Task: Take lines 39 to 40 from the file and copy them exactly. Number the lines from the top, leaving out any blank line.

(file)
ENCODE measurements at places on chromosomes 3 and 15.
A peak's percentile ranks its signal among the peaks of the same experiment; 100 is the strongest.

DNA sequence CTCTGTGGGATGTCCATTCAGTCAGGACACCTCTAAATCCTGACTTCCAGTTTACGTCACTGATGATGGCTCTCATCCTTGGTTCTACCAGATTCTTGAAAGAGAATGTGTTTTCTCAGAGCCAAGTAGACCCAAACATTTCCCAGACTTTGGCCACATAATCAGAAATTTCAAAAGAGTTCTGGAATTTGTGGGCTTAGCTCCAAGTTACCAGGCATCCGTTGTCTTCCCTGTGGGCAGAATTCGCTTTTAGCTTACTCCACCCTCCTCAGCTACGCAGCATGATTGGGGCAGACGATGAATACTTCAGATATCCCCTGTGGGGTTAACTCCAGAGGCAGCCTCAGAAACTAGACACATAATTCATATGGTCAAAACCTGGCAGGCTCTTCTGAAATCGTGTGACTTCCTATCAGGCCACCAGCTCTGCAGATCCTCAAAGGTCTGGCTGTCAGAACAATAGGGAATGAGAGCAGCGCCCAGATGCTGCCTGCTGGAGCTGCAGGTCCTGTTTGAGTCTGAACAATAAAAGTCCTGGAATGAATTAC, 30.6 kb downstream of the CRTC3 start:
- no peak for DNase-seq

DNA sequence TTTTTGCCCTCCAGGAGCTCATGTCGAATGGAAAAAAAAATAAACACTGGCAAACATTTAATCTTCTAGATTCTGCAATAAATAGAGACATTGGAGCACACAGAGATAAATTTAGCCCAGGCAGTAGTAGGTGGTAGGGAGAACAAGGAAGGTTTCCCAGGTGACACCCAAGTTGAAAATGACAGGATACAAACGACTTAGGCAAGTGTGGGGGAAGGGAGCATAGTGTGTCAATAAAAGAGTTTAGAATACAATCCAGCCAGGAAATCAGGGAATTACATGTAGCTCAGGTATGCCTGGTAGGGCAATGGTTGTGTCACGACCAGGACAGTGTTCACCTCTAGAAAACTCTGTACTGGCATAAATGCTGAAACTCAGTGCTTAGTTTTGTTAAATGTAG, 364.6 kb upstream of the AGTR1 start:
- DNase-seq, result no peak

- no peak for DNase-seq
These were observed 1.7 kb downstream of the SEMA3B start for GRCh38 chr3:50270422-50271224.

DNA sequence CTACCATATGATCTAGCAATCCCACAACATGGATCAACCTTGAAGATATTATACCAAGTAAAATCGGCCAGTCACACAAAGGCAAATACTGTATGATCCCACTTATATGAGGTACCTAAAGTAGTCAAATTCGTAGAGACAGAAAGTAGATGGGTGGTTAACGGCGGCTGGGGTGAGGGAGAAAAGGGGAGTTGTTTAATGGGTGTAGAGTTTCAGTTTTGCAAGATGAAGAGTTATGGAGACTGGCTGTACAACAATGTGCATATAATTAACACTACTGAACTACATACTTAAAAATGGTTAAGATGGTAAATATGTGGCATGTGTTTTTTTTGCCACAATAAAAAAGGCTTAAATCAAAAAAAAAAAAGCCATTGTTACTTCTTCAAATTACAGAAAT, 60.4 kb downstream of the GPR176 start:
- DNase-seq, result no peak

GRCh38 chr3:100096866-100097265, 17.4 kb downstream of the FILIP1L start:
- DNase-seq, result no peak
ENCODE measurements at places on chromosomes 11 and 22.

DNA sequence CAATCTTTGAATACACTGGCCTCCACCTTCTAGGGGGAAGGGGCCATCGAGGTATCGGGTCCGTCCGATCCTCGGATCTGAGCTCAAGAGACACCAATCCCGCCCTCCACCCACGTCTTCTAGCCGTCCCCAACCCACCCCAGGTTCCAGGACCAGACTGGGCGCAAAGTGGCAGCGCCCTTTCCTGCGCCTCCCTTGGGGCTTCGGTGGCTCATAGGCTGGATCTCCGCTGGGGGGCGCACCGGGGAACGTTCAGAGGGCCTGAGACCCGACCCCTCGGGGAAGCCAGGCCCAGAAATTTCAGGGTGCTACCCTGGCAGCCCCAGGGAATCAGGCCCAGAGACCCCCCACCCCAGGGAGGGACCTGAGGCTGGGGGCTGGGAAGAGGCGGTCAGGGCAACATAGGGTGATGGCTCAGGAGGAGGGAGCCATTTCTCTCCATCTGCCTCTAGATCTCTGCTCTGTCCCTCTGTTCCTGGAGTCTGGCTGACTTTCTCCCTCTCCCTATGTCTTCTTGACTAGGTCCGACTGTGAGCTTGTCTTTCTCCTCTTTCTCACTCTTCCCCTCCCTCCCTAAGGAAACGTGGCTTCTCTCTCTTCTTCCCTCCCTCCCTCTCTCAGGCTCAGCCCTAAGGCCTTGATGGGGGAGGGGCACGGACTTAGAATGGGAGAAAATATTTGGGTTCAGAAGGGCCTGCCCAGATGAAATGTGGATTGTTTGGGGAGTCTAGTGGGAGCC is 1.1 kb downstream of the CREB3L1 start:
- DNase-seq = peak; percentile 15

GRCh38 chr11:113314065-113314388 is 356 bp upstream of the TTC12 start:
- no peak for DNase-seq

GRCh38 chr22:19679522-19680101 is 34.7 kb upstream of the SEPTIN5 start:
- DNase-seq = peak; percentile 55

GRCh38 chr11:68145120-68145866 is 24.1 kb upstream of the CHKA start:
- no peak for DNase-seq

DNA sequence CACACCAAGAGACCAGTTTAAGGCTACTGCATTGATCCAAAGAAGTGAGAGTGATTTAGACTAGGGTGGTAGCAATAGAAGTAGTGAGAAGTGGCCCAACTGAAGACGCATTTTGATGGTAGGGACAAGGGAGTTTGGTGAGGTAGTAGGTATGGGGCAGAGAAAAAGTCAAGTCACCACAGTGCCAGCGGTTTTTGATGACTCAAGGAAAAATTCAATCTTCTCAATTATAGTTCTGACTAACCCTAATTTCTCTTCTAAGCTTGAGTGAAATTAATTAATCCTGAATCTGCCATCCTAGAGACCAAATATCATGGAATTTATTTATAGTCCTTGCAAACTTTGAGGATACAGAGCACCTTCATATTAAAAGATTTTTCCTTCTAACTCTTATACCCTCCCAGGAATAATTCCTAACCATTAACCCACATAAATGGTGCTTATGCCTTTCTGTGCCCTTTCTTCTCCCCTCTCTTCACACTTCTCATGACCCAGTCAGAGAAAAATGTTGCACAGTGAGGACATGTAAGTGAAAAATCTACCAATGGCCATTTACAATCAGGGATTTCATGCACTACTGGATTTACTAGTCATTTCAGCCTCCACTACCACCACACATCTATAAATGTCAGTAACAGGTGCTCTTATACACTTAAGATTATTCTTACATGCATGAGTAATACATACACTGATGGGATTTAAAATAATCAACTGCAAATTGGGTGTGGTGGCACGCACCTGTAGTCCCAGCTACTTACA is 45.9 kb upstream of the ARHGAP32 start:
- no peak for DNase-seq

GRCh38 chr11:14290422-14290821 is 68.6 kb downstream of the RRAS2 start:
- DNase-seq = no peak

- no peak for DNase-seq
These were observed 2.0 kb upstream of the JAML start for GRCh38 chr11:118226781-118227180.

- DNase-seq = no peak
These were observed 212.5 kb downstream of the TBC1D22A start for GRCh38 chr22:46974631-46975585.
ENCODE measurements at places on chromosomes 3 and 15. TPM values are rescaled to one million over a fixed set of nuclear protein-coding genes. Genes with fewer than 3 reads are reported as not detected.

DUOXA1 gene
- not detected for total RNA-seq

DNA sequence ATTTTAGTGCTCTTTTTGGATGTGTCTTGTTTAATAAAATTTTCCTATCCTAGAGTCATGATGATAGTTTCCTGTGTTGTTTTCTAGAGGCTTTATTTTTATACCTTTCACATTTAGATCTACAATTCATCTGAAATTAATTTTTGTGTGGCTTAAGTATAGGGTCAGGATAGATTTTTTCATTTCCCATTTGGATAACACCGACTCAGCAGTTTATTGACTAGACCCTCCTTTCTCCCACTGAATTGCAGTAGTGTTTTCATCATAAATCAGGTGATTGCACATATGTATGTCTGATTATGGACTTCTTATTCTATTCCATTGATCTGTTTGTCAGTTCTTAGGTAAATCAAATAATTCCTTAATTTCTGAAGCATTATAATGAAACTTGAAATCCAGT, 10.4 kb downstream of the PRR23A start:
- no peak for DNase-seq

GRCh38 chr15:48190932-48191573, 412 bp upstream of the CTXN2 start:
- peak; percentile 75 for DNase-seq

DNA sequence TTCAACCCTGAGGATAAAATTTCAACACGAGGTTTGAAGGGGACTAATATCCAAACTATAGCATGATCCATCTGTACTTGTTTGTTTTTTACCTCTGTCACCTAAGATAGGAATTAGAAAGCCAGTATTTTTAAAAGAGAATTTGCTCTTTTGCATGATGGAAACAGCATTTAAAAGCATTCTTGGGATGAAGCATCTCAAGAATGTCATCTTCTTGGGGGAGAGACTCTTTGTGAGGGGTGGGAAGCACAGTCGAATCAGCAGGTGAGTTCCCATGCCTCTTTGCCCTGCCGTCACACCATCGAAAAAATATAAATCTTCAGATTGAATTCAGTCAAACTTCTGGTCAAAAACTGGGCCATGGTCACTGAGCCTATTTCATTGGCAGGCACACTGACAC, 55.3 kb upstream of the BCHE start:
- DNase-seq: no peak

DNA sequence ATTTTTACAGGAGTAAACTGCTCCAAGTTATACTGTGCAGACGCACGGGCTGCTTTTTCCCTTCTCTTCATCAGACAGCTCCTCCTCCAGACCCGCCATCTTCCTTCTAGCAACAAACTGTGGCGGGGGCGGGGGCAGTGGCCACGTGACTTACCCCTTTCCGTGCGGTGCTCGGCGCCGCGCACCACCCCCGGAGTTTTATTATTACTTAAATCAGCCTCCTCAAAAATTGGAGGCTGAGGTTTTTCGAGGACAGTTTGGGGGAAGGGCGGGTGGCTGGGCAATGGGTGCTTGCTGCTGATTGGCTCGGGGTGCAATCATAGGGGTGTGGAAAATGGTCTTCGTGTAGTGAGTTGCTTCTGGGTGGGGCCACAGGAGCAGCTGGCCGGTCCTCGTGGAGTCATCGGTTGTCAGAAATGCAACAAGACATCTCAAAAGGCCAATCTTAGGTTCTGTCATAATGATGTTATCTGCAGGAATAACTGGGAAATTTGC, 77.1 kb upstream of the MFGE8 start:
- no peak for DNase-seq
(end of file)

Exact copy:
DNA sequence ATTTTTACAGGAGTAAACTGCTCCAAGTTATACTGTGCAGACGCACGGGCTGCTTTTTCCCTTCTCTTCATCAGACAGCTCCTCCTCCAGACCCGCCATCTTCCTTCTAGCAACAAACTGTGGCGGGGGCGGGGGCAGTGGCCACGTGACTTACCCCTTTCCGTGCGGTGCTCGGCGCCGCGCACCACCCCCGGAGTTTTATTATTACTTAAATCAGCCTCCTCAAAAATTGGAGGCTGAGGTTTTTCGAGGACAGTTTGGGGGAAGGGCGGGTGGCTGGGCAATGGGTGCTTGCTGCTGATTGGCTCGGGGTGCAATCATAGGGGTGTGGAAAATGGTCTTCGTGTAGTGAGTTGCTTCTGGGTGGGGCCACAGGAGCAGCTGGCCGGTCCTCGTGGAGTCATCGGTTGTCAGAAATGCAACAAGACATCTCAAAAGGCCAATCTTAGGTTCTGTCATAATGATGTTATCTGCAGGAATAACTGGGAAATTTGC, 77.1 kb upstream of the MFGE8 start:
- no peak for DNase-seq